The Portland Charter Commission is looking at making changes to the school budget process that would remove City Council approval of the school budget and instead send the budget approved by the school board directly to voters.

The commission’s education committee voted 2-1 Wednesday night to approve a “school budget autonomy” proposal that would direct the council to send the budget approved by the school board directly to a voter referendum. The current process requires a council vote on the school budget and allows the council to lower the budget by a vote of at least six members.

“We’re not trying to completely get the City Council out of it,” committee Chair Marcques Houston said, citing the proposal’s inclusion of a joint budget guidance committee made up of school board and council members.

“This proposal will help us move towards increasing the amount of collaboration but also putting the school board on equal footing with the City Council,” Houston said. “I really think it increases the parity and also the accountability and makes it easier for the public to understand what’s going on in the school budget process.”

The committee’s proposal requires approval from the full commission, as well as voters, in order to be enacted. Several school board members and Superintendent Xavier Botana spoke in favor of the proposal during a public hearing, saying it would simplify the budget process and allow decisions to be made by those with the most knowledge of the schools.

“The process as it currently stands is broken,” school board Chair Emily Figdor said. “It does not work. The relationship with the City Council, while we all want to get along, is fraught.”


Figdor said there’s no process outside a handful of budget meetings each year for the council to get to know and understand the priorities of the schools, and the school board is currently seen as subordinate. She said that the voter referendum will keep the board accountable.

“This would take a very significant step forward in strengthening public education in Portland and making the process more democratic, more transparent and more accountable,” Figdor said.

One city councilor, Roberto Rodriguez, a former school board member who served as board chair for two years, also spoke in favor of the proposal.

“This process of having the City Council having to approve the work of the school board, it politicizes the process,” Rodriguez said. “It allows elected officials that do have to respond to the pressures of their constituents to then figure out what is in the best interest of our students. … I like the idea of giving the school board autonomy and then having the referendum be the checks and balances.”

Some residents, meanwhile, expressed concerns that the proposal will lead to a lack of accountability for the school board and an increase in spending. “Complete fiscal autonomy for the school board is really not in the best interest of the citizens of Portland,” said resident Deborah Napier. “I think the school board should work in tandem with the City Council to work through the issues, work through the budget and come to consensus.”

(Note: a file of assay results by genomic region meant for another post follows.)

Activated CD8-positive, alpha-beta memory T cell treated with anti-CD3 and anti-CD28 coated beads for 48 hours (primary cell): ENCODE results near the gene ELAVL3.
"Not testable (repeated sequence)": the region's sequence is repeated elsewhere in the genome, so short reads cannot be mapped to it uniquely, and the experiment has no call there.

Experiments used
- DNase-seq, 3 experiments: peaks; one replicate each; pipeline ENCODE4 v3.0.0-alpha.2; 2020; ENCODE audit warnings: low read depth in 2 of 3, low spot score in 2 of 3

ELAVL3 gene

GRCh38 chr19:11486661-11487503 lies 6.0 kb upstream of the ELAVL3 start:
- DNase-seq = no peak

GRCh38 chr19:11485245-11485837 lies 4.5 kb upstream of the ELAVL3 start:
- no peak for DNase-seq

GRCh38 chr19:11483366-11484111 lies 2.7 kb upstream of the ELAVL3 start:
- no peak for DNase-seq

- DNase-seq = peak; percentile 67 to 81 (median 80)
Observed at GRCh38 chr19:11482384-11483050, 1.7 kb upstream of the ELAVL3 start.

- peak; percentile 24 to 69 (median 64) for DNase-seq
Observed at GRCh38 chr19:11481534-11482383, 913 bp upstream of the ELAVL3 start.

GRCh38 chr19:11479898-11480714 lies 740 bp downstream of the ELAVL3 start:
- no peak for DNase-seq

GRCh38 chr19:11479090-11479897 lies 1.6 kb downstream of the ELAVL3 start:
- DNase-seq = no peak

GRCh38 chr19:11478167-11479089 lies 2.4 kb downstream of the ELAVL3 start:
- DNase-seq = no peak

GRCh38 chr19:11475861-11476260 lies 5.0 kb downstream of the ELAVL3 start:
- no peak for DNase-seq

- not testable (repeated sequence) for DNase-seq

Houston and Commissioner Marpheen Chann, who voted in favor of the proposal, said that while they understand the concerns of taxpayers, they also believe the referendum provides adequate accountability.


“Our school elected officials … are not asking for unlimited budget powers to go forth and spend unlimited amounts of money,” Chann said. “They’re asking for parity and they’re asking for a little bit more autonomy to have that accountability directly to voters to say, ‘You elected us for this purpose.’”


The proposal includes the formation of a Joint Committee on Budget Guidance, consisting of four city councilors and four school board members who would develop guidance on budget priorities and constraints, and submit the guidance as a non-binding resolution to the council and school board before the board develops a budget.

Commissioner Peter Eglinton, who voted against the proposal, did so after saying he hoped to bring forward further amendments either regarding the council’s vote on the school budget or a voter threshold for the referendum, but he did not feel he would have support. “I’m going to withhold my remaining amendments at this point seeing as it’s not looking likely to pass,” Eglinton said.

The committee also forwarded one other proposal related to schools to the full Charter Commission. That proposal, which passed unanimously, provides that the city manager and superintendent should work jointly to prepare a multiyear list of capital improvement projects.

The committee voted down a proposal giving the school board the authority to request the placement of a school construction or renovation bond question before voters and tabled a proposal addressing the filling of school board vacancies.

All of the proposals reflect recommendations the school board made to the Charter Commission in November. The board also supported universal resident voting, which would grant voting rights to non-citizens in municipal elections, and the implementation of a clean elections program, which would provide public funding to qualified candidates in municipal races.

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